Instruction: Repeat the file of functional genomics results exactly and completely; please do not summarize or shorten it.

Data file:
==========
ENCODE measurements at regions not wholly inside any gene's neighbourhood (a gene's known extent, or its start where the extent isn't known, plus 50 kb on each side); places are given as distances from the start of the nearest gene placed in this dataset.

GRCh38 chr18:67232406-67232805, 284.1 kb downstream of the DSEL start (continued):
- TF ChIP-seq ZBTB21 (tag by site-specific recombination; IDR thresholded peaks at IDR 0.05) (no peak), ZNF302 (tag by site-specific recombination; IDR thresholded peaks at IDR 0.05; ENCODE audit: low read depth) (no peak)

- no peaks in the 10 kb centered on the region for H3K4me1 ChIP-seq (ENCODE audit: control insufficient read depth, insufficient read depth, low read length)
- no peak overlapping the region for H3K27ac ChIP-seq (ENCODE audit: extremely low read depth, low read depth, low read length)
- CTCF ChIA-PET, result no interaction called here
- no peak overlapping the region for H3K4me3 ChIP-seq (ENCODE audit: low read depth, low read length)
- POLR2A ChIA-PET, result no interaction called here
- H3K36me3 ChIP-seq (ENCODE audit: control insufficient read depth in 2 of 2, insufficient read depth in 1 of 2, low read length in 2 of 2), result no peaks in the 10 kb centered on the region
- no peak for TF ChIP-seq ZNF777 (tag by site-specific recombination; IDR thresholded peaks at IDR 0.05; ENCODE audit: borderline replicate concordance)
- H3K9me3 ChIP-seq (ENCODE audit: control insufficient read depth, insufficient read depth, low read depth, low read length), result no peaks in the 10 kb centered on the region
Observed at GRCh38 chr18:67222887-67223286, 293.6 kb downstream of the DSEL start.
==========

ENCODE measurements at regions not wholly inside any gene's neighbourhood (a gene's known extent, or its start where the extent isn't known, plus 50 kb on each side); places are given as distances from the start of the nearest gene placed in this dataset.

GRCh38 chr18:67232406-67232805, 284.1 kb downstream of the DSEL start (continued):
- TF ChIP-seq ZBTB21 (tag by site-specific recombination; IDR thresholded peaks at IDR 0.05) (no peak), ZNF302 (tag by site-specific recombination; IDR thresholded peaks at IDR 0.05; ENCODE audit: low read depth) (no peak)

- no peaks in the 10 kb centered on the region for H3K4me1 ChIP-seq (ENCODE audit: control insufficient read depth, insufficient read depth, low read length)
- no peak overlapping the region for H3K27ac ChIP-seq (ENCODE audit: extremely low read depth, low read depth, low read length)
- CTCF ChIA-PET, result no interaction called here
- no peak overlapping the region for H3K4me3 ChIP-seq (ENCODE audit: low read depth, low read length)
- POLR2A ChIA-PET, result no interaction called here
- H3K36me3 ChIP-seq (ENCODE audit: control insufficient read depth in 2 of 2, insufficient read depth in 1 of 2, low read length in 2 of 2), result no peaks in the 10 kb centered on the region
- no peak for TF ChIP-seq ZNF777 (tag by site-specific recombination; IDR thresholded peaks at IDR 0.05; ENCODE audit: borderline replicate concordance)
- H3K9me3 ChIP-seq (ENCODE audit: control insufficient read depth, insufficient read depth, low read depth, low read length), result no peaks in the 10 kb centered on the region
Observed at GRCh38 chr18:67222887-67223286, 293.6 kb downstream of the DSEL start.